[Originally published as part 3 of The Worst Decision Never Appealed]
…But I submit that the religious “nature” of Intelligent Design must not be as “readily apparent” to a ninth-grader as Judge Jones would have us believe. Among other things, it took him six weeks of trial and thousands of pages of expert and lay witness testimony to discern the “nature” of ID for himself, and then another six weeks to commit his conclusions to writing; and still he got it wrong because he failed to appreciate the fact that the “nature” of Evolution is just as “religious,” or more accurately, “non-religious,” as that of ID.
I submit it took Judge Jones that long, in part, because of his misapprehension of the word “religion” and, in turn, its “nature”. “Nature” refers to the essence of something, e.g., Truth, as it stands and whatever it is. Truth itself is not “religious” by any definition. Truth is simply Truth. Whether we evolved or were created is a matter of fact, or truth, not a matter of religion or faith. It is the implications and the ramifications of that truth (the “series of conclusions” that one draws from an inquiry into Truth, or into the Absolute) that constitute “religion”, not Truth’s “nature.” Therefore, neither Evolution nor Intelligent Design are “religious” by “nature,” but the implications and the ramifications of both are “religious”, and equally so.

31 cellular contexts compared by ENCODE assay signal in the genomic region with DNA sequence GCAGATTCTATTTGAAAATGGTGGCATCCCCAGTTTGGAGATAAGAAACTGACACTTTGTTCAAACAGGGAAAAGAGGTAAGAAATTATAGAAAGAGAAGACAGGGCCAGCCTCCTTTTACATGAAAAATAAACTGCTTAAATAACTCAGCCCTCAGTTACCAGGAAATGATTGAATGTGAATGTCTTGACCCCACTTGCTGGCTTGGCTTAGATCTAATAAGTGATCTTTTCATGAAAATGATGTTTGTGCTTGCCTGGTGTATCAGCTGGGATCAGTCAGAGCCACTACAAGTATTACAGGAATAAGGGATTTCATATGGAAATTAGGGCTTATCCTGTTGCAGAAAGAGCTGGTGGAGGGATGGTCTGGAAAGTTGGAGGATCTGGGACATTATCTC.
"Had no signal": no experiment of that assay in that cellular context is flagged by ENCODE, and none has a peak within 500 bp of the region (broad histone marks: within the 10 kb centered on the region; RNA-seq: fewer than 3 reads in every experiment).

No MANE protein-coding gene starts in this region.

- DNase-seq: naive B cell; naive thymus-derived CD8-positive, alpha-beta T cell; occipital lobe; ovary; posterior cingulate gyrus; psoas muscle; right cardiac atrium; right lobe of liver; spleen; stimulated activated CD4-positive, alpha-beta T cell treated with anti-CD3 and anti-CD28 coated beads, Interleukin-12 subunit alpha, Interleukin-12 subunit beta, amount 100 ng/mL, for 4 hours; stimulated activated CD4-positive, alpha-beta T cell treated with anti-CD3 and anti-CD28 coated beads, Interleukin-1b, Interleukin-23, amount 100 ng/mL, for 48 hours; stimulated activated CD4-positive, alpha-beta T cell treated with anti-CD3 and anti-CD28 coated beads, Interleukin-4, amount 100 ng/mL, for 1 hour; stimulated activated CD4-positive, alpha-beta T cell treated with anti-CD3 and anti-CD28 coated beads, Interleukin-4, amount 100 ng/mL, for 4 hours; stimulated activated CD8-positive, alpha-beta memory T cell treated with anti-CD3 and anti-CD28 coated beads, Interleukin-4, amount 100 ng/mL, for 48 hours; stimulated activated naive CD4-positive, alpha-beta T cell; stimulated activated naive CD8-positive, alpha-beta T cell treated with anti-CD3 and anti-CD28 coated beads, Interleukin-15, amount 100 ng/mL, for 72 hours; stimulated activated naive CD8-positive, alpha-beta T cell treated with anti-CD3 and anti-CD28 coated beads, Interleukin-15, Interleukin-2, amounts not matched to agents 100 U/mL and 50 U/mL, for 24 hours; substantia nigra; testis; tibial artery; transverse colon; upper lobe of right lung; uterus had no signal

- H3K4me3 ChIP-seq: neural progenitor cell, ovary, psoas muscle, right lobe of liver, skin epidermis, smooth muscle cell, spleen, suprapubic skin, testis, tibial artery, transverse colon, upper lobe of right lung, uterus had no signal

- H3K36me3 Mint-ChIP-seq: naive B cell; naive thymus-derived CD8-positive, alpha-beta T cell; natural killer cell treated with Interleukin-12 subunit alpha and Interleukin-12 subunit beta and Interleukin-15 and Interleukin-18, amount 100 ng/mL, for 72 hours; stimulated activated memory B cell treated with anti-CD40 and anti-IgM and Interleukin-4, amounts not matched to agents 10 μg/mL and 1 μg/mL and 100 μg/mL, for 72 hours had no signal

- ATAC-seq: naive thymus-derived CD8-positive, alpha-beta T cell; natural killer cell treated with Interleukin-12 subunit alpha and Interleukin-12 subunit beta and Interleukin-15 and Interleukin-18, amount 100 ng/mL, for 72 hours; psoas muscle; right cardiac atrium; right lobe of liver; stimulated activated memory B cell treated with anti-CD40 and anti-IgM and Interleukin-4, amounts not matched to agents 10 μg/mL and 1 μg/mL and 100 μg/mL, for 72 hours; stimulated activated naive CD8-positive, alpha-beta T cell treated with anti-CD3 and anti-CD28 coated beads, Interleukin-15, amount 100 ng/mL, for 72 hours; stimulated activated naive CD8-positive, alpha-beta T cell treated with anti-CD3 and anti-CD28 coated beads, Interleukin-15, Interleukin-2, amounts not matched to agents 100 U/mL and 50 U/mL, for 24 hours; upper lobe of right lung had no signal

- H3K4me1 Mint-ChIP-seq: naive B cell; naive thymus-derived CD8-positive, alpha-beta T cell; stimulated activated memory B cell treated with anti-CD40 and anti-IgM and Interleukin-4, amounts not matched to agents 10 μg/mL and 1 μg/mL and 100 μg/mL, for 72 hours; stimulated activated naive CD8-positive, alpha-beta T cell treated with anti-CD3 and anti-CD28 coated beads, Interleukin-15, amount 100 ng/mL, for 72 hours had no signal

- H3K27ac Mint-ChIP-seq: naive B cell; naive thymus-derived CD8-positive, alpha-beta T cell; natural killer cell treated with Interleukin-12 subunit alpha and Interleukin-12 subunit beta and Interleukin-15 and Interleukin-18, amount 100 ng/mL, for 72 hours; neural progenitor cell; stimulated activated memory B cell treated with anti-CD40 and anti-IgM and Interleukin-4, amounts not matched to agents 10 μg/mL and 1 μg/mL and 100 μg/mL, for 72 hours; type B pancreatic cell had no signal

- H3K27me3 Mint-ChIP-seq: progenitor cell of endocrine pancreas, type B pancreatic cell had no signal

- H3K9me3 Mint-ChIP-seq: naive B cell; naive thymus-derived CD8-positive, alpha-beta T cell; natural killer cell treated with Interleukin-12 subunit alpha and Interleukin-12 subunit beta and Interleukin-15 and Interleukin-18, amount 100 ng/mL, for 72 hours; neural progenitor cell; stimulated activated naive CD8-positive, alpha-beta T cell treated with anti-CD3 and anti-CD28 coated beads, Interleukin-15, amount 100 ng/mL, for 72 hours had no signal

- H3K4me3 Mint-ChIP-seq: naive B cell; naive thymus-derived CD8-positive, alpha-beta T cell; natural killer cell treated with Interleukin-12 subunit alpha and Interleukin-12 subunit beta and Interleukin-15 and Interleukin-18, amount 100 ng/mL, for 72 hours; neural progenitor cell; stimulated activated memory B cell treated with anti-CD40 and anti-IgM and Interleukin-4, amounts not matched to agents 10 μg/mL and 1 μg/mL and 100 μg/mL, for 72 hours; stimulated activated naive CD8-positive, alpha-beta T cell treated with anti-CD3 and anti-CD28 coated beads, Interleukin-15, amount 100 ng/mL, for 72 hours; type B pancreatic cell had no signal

How any of this would have been perceived by a ninth-grader in the Dover County area, we do not know. Again, no jury was assembled (and, by law, it would have been inappropriate to assemble a jury in this case) and Judge Jones took no testimony from ninth-graders. Instead, he explained:
It is important to note that a reasonable, objective student is not a specific, actual student, or even an amalgam of actual students, but is instead a hypothetical student, one to whom the reviewing court imputes detailed historical background and knowledge, but also one who interprets the challenged conduct in light of that knowledge with the level of intelligent sophistication that a child of the relevant age would bring to bear.